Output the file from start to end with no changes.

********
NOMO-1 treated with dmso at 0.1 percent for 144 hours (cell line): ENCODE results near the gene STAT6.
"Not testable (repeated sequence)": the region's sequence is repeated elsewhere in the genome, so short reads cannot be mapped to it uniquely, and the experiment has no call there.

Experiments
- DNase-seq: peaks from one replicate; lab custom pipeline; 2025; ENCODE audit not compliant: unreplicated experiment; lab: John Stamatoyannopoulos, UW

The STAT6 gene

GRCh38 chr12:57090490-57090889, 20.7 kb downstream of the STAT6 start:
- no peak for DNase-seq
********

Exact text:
NOMO-1 treated with dmso at 0.1 percent for 144 hours (cell line): ENCODE results near the gene STAT6.
"Not testable (repeated sequence)": the region's sequence is repeated elsewhere in the genome, so short reads cannot be mapped to it uniquely, and the experiment has no call there.

Experiments
- DNase-seq: peaks from one replicate; lab custom pipeline; 2025; ENCODE audit not compliant: unreplicated experiment; lab: John Stamatoyannopoulos, UW

The STAT6 gene

GRCh38 chr12:57090490-57090889, 20.7 kb downstream of the STAT6 start:
- no peak for DNase-seq